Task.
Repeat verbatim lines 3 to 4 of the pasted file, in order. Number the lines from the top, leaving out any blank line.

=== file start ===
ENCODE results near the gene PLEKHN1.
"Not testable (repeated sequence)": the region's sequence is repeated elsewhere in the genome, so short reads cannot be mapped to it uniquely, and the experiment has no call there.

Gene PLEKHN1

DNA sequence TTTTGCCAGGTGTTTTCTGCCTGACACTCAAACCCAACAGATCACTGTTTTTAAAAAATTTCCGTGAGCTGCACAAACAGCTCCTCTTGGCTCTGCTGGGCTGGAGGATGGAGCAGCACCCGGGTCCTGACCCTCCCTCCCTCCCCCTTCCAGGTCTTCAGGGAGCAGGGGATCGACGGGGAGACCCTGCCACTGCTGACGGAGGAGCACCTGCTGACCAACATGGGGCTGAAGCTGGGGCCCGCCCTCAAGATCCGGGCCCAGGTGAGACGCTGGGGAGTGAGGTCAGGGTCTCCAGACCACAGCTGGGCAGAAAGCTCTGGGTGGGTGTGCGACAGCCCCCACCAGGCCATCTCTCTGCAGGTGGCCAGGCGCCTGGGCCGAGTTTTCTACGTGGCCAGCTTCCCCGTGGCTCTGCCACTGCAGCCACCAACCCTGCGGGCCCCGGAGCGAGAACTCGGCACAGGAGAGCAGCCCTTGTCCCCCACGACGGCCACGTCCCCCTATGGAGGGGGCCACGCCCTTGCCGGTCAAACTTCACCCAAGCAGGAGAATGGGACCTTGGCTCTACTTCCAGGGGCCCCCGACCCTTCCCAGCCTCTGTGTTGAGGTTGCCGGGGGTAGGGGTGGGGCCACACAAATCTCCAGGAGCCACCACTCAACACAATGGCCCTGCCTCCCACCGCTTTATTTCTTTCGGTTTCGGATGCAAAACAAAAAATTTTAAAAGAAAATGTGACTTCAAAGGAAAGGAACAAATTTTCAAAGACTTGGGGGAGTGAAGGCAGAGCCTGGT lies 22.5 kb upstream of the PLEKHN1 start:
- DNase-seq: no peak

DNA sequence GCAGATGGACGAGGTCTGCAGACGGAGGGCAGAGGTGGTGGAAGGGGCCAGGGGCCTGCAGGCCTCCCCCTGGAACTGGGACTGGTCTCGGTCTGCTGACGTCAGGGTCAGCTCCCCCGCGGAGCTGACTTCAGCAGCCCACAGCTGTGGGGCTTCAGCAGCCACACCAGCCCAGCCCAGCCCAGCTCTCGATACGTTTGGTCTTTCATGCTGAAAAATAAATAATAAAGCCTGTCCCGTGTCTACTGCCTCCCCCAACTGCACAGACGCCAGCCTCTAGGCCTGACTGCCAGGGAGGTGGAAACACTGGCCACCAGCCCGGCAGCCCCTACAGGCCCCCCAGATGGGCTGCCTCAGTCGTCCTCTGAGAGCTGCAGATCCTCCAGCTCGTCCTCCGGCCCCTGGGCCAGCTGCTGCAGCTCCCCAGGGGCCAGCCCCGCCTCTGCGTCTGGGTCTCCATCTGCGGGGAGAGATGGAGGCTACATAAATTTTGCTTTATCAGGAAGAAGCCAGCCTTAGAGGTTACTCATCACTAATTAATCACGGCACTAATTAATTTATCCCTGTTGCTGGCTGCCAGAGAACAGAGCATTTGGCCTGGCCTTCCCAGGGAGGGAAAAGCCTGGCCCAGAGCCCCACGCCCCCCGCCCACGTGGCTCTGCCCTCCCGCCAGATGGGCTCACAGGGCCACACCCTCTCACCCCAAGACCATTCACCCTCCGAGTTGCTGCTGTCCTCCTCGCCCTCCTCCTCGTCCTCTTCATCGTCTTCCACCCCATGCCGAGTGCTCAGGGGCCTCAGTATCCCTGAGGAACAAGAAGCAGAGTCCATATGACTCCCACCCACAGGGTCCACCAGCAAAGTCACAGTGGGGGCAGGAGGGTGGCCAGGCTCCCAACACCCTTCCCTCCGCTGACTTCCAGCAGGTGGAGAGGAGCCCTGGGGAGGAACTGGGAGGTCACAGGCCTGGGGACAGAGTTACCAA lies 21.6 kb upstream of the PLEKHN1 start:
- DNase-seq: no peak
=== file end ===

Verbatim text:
Gene PLEKHN1

DNA sequence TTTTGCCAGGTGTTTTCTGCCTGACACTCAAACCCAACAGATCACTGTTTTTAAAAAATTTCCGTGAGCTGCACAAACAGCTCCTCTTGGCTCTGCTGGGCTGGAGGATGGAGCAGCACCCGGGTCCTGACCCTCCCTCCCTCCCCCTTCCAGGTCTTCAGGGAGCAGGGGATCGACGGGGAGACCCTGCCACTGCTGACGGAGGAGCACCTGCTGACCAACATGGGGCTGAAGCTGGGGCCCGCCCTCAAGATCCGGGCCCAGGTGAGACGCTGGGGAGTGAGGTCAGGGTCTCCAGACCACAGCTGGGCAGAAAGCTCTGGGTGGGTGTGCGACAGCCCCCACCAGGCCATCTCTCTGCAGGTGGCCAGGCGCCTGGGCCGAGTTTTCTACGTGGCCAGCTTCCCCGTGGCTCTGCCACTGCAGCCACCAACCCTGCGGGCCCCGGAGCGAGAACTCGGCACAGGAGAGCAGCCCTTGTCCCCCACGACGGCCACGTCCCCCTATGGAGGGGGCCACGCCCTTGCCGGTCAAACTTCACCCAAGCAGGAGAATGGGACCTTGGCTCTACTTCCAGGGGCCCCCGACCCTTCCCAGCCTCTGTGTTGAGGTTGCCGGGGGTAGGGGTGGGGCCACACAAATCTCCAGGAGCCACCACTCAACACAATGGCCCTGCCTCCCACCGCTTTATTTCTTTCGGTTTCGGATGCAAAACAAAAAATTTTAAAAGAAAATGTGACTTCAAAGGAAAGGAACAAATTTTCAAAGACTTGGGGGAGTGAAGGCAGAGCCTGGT lies 22.5 kb upstream of the PLEKHN1 start: